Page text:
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  • Title: The Merchant of Venice (Folio 1, 1623)
  • Editor: Janelle Jenstad

  • Copyright Janelle Jenstad. This text may be freely used for educational, non-profit purposes; for all other uses contact the Editor.
    Author: William Shakespeare
    Editor: Janelle Jenstad
    Not Peer Reviewed

    The Merchant of Venice (Folio 1, 1623)

    895Enter the Maskers, Gratiano and Salino.
    Gra. This is the penthouse vnder which Lorenzo
    Desired vs to make a stand.
    Sal. His houre is almost past.
    Gra. And it is meruaile he out-dwels his houre,
    900For louers euer run before the clocke.
    Sal. O ten times faster Venus Pidgions flye
    To steale loues bonds new made, then they are wont
    To keepe obliged faith vnforfaited.
    Gra. That euer holds, who riseth from a feast
    905With that keene appetite that he sits downe?
    Where is the horse that doth vntread againe
    His tedious measures with the vnbated fire,
    That he did pace them first: all things that are,
    Are with more spirit chased then enioy'd.
    910How like a yonger or a prodigall
    The skarfed barke puts from her natiue bay,
    Hudg'd and embraced by the strumpet winde:
    How like a prodigall doth she returne
    With ouer-wither'd ribs and ragged sailes,
    915Leane, rent, and begger'd by the strumpet winde?
    Enter Lorenzo.
    Salino. Heere comes Lorenzo, more of this here-
    Lor. Sweete friends, your patience for my long a-
    Not I, but my affaires haue made you wait:
    When you shall please to play the theeues for wiues
    Ile watch as long for you then: approach
    Here dwels my father Iew. Hoa, who's within?
    925Iessica aboue.
    Iess. Who are you? tell me for more certainty,
    Albeit Ile sweare that I do know your tongue.
    Lor. Lorenzo, and thy Loue.
    Ies. Lorenzo certaine, and my loue indeed,
    930For who loue I so much? and now who knowes
    But you Lorenzo, whether I am yours?
    Lor. Heauen and thy thoughts are witness that thou
    Ies. Heere, catch this casket, it is worth the paines,
    935I am glad 'tis night, you do not looke on me,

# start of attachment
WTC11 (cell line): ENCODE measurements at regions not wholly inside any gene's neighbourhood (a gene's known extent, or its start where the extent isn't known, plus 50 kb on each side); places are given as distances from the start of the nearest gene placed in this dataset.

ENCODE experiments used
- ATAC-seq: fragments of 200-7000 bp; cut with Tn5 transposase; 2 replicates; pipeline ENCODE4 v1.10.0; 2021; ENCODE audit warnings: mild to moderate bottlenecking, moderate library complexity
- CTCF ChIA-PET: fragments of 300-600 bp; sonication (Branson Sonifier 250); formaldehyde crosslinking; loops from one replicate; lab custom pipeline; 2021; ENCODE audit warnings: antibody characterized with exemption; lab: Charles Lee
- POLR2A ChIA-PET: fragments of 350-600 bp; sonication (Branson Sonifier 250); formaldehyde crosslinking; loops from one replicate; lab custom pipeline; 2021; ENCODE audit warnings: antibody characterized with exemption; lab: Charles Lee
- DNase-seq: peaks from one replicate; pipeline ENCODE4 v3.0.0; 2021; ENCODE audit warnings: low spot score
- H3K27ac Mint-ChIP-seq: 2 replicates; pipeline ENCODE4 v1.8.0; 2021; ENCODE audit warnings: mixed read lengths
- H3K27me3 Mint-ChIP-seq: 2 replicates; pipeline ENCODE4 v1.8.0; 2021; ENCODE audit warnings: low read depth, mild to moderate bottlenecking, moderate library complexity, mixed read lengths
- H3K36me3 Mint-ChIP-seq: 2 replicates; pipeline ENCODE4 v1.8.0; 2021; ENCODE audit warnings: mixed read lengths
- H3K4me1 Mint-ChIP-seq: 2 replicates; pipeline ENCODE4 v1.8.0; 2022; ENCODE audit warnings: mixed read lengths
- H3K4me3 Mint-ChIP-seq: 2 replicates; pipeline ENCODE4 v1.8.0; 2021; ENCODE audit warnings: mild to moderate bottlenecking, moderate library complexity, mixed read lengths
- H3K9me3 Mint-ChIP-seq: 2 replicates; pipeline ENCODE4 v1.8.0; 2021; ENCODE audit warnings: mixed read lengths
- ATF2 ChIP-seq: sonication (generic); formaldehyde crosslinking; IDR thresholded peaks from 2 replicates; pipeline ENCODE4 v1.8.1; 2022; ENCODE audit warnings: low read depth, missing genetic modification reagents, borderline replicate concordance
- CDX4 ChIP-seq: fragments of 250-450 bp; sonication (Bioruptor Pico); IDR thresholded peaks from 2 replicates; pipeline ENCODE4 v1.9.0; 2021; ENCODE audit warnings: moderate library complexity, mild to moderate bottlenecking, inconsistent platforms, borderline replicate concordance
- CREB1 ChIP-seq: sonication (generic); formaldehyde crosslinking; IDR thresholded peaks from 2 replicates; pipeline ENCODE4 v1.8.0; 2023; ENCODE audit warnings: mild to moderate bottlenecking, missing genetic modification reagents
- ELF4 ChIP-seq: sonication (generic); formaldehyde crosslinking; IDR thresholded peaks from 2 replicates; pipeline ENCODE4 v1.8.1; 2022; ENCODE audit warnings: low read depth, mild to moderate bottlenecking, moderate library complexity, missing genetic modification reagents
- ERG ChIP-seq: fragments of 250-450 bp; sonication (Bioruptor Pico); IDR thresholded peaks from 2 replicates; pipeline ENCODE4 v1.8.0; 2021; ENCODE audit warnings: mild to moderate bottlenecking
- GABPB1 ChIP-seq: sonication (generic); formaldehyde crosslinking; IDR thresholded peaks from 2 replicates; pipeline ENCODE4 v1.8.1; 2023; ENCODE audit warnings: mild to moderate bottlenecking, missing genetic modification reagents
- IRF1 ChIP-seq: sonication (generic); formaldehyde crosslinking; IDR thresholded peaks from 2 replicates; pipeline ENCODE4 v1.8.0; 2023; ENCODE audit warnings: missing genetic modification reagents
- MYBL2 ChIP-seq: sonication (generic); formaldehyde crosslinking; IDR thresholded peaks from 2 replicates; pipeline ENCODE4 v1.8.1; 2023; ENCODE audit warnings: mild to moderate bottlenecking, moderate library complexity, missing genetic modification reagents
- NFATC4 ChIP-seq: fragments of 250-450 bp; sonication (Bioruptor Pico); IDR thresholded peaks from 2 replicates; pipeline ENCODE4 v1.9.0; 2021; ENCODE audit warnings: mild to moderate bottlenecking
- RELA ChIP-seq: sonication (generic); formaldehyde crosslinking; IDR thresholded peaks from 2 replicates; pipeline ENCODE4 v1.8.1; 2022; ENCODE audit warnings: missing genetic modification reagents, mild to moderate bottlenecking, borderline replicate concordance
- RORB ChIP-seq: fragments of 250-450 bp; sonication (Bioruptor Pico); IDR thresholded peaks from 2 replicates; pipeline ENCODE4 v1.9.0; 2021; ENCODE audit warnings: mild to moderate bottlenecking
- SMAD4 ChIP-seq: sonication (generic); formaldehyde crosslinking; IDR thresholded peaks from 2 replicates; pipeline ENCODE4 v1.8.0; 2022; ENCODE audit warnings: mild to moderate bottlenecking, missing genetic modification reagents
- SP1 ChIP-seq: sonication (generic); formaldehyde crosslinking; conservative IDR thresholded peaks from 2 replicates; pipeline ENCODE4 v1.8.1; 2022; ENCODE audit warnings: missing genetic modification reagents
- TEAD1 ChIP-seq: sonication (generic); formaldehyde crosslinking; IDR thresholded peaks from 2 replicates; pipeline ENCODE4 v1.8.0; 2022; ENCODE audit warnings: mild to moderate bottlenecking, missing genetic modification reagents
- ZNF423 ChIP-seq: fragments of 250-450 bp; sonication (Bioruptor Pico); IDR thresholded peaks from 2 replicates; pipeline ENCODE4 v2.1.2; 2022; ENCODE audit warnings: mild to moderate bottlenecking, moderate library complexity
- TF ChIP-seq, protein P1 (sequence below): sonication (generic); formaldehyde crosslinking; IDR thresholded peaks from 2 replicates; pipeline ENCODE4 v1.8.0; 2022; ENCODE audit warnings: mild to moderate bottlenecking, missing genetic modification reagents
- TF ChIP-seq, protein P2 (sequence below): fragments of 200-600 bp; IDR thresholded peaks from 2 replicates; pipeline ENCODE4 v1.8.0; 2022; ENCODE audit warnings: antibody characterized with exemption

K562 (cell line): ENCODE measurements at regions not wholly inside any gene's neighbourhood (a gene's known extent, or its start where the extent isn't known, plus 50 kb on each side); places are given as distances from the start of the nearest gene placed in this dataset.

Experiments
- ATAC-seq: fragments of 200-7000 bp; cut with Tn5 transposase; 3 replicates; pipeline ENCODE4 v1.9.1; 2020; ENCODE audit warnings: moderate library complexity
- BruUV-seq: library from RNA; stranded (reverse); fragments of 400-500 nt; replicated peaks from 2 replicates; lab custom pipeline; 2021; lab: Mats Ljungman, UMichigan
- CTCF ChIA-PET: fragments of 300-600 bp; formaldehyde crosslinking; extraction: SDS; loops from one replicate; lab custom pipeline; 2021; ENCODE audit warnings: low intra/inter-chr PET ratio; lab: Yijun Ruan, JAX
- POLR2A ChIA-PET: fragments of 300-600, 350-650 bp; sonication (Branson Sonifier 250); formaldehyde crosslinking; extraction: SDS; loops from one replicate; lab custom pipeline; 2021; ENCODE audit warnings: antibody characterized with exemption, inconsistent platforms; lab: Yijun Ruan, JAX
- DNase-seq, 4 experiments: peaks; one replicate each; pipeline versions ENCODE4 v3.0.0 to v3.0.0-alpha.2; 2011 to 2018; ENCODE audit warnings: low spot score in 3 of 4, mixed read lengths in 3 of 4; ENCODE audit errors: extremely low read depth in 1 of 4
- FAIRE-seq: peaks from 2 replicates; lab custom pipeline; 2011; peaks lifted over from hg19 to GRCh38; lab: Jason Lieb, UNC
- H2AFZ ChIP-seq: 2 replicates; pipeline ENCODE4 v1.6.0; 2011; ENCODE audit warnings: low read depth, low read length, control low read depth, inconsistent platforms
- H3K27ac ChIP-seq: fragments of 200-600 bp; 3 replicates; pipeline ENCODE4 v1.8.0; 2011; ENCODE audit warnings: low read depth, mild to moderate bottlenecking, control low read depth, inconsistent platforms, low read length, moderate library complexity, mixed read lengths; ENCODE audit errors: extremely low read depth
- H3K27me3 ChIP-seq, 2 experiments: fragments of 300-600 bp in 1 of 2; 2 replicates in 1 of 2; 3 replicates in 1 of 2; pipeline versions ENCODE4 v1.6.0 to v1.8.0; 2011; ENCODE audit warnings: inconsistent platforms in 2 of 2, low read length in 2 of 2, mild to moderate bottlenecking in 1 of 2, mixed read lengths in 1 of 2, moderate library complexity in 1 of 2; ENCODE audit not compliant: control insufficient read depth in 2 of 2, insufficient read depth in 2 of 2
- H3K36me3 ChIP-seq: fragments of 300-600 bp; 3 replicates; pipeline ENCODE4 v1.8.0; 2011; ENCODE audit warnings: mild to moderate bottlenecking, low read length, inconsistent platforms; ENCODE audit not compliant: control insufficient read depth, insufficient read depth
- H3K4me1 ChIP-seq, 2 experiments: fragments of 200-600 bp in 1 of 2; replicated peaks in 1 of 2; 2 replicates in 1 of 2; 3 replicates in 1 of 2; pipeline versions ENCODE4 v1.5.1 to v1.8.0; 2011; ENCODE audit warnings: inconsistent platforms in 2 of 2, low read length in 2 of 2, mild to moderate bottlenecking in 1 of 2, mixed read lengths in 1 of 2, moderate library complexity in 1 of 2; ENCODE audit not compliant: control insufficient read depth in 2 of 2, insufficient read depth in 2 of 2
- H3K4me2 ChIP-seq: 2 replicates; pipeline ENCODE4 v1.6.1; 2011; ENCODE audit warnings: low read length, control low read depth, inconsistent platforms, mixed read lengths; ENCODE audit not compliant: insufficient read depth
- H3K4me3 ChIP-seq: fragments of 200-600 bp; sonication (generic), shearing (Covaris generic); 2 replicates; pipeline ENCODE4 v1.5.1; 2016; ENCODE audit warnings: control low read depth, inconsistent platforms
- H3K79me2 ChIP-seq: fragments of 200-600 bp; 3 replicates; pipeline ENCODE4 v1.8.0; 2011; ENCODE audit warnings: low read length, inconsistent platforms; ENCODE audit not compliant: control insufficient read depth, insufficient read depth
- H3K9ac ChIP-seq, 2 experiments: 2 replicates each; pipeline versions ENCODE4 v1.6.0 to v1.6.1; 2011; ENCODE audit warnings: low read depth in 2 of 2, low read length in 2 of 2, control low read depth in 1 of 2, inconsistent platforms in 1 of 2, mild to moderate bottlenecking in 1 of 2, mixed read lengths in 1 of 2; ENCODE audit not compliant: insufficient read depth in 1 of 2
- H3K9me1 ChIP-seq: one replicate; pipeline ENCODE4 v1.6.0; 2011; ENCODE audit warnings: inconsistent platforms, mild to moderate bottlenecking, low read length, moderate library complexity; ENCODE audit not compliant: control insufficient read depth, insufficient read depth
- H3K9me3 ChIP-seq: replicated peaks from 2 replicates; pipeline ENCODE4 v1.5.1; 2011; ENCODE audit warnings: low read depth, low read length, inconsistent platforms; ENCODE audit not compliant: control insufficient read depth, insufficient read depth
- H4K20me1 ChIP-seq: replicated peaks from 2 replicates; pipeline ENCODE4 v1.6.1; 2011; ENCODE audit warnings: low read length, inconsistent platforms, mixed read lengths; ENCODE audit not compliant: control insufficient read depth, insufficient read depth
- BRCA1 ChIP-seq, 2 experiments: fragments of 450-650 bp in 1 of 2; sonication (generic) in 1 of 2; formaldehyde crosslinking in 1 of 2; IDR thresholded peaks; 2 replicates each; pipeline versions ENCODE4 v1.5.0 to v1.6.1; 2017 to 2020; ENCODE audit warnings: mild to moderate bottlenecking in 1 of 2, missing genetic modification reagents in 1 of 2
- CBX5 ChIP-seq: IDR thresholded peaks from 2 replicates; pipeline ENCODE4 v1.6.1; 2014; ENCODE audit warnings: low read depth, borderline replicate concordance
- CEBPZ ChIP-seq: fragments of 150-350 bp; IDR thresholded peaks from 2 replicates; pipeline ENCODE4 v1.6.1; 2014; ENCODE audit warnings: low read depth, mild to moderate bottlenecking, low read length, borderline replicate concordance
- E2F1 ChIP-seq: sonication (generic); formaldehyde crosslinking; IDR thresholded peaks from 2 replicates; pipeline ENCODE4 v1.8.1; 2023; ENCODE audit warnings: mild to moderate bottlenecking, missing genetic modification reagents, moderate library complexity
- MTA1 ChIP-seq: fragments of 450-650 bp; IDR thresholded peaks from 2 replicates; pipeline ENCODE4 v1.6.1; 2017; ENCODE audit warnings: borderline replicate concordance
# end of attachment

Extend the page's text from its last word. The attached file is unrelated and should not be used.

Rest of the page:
For I am much asham'd of my exchange:
    But loue is blinde, and louers cannot see
    The pretty follies that themselues commit,
    For if they could, Cupid himselfe would blush
    940To see me thus transformed to a boy.
    Lor. Descend, for you must be my torch-bearer.
    Ies. What, must I hold a Candle to my shames?
    They in themselues goodsooth are too too light.
    Why, 'tis an office of discouery Loue,
    945And I should be obscur'd.
    Lor. So you are sweet,
    Euen in the louely garnish of a boy: but come at once,
    For the close night doth play the run-away,
    And we are staid for at Bassanio's feast.
    950Ies. I will make fast the doores and guild my selfe
    With some more ducats, and be with you straight.
    Gra. Now by my hood, a gentle, and no Iew.
    Lor. Beshrew me but I loue her heartily.
    For she is wise, if I can iudge of her,
    955And faire she is, if that mine eyes be true,
    And true she is, as she hath prou'd her selfe:
    And therefore like her selfe, wise, faire, and true,
    Shall she be placed in my constant soule.
    Enter Iessica.
    960What, art thou come? on gentlemen, away,
    Our masking mates by this time for vs stay. Exit.
    Enter Anthonio.
    Ant. Who's there?
    Gra. Signior Anthonio?
    965Ant. Fie, fie, Gratiano, where are all the rest?
    'Tis nine a clocke, our friends all stay for you,
    No maske to night, the winde is come about,
    Bassanio presently will goe aboord,
    I haue sent twenty out to seeke for you.
    970Gra. I am glad on't, I desire no more delight
    Then to be vnder saile, and gone to night. Exeunt.